`NEP 21 <http://www.numpy.org/neps/nep-0021-advanced-indexing.html>`_) are
desired.  The right thing to have done here would probably have been to
deprecate ``histogram`` and introduce a new function ``hist`` in its place.

**Returning a view rather than a copy**

The ``ndarray.diag`` method used to return a copy.  A view would be better
both performance and design consistency.  This change was warned about
(``FutureWarning``) in v.8.0, and in v1.9.0 ``diag`` was changed to return
a *read-only* view.  The planned change to a writeable view in v1.10.0 was
postponed due to backwards compatibility concerns, and is still an open

What should have happened instead: nothing.  This change resulted in a lot
discussions and wasted effort, did not achieve its final goal, and was not
important in the first place.  Finishing the change to a *writeable* view in
the future is not desired, because it will result in users silently getting
different results if they upgraded multiple versions or simply missed the

**Disallowing indexing with floats**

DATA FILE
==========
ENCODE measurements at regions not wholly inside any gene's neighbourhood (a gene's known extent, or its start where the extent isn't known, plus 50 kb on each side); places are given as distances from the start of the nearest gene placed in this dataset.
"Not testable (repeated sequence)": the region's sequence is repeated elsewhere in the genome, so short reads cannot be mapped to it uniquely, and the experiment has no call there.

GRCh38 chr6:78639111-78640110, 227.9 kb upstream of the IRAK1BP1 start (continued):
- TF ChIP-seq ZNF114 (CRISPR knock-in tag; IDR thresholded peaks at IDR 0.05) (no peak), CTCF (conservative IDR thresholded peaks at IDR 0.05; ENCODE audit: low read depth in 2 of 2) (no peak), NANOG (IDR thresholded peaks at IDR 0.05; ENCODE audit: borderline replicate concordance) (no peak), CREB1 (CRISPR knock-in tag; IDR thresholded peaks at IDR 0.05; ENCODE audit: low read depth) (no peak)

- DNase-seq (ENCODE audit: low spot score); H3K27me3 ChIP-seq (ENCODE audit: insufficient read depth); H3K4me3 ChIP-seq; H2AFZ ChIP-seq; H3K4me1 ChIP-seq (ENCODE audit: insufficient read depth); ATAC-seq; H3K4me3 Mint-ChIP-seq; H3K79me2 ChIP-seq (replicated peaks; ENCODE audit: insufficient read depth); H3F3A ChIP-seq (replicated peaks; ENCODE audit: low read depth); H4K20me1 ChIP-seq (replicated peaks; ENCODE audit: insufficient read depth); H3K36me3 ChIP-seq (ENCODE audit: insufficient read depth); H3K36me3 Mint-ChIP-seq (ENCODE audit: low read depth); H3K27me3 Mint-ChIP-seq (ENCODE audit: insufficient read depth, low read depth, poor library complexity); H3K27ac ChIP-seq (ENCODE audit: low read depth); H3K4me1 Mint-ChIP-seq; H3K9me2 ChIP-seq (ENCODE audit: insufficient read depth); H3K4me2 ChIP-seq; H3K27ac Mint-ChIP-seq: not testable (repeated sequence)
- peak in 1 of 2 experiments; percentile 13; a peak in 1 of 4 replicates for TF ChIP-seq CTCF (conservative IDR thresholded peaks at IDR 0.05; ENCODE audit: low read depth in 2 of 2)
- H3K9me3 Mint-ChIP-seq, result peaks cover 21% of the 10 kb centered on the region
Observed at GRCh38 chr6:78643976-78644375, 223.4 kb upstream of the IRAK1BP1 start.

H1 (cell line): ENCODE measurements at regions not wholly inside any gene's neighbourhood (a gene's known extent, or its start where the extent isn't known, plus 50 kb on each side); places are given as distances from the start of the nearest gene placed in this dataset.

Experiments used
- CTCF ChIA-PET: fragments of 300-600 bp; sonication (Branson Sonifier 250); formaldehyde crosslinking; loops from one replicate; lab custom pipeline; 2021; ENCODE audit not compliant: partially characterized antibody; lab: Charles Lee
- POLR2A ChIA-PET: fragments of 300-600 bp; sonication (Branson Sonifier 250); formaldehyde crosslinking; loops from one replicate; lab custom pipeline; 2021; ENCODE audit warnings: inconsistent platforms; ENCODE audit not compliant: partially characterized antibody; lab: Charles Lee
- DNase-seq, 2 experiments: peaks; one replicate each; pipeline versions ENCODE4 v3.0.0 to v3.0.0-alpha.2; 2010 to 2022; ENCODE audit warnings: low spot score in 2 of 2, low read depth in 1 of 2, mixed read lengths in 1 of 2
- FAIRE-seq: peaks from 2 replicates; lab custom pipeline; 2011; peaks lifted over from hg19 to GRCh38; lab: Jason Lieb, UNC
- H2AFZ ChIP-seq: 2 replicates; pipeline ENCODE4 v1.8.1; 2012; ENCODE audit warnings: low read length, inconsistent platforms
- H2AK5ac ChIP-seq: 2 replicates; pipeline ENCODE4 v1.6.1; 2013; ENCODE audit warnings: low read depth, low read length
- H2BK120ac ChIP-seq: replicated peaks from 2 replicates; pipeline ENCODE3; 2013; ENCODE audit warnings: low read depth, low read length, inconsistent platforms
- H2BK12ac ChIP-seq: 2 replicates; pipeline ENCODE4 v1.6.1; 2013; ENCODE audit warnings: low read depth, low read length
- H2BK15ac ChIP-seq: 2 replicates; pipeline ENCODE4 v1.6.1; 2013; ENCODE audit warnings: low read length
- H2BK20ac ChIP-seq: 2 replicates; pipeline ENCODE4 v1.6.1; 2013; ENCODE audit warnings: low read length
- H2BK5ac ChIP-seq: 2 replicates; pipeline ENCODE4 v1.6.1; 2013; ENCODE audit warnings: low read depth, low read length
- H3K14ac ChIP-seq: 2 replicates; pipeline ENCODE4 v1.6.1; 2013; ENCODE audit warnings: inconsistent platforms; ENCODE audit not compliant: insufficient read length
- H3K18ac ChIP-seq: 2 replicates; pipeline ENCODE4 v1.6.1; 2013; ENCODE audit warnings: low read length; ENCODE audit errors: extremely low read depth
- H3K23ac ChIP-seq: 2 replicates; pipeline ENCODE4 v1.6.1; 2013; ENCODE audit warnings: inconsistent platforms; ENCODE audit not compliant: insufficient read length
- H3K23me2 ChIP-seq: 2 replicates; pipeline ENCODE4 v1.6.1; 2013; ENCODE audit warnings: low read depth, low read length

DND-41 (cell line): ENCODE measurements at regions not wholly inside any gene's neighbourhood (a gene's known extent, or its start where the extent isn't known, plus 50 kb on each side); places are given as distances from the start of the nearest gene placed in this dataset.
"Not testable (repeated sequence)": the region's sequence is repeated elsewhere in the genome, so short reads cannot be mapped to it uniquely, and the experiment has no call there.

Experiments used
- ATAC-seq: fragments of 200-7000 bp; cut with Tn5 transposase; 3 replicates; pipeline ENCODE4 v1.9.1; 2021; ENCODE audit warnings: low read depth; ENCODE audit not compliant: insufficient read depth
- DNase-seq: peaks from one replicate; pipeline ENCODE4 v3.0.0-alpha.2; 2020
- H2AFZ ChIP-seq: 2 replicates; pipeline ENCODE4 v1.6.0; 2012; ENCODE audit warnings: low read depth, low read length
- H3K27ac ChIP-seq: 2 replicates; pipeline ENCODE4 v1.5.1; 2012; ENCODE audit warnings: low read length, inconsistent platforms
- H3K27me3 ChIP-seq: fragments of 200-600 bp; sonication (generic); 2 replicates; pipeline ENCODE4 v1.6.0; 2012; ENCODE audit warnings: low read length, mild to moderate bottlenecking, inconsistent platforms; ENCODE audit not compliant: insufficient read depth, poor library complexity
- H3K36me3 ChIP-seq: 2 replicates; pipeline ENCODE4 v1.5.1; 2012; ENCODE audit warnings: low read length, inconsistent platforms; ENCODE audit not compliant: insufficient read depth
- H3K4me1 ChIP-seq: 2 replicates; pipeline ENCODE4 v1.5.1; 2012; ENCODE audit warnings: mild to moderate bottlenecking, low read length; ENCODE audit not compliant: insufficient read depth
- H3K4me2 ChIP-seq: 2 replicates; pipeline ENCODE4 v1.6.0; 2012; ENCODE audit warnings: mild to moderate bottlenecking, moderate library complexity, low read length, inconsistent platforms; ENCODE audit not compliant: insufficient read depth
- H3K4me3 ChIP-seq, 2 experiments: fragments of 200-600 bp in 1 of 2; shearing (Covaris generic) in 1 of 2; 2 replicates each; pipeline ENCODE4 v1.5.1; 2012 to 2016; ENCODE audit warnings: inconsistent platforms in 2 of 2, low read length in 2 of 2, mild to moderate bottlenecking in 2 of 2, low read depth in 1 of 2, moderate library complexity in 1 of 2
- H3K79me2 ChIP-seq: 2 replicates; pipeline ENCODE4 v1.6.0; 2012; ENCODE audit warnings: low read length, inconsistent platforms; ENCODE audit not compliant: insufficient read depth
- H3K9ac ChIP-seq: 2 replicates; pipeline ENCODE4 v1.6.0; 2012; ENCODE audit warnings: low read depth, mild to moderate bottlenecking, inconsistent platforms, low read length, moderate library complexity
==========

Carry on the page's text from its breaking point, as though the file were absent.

Indexing an array with floats is asking for something ambiguous, and can be
sign of a bug in user code.  After some discussion, it was deemed a good
to deprecate indexing with floats.  This was first tried for the v1.8.0
release, however in pre-release testing it became clear that this would
many libraries that depend on NumPy.  Therefore it was reverted before
to give those libraries time to fix their code first.  It was finally
introduced for v1.11.0 and turned into a hard error for v1.12.0.

This change was disruptive, however it did catch real bugs in e.g. SciPy and
scikit-learn.  Overall the change was worth the cost, and introducing it in
master first to allow testing, then removing it again before a release, is a
useful strategy.

Similar recent deprecations also look like good examples of

- removing deprecated boolean indexing (gh-8312)
- deprecating truth testing on empty arrays (gh-9718)
- deprecating ``np.sum(generator)`` (gh-10670, one issue with this one is
  its warning message is wrong - this should error in the future).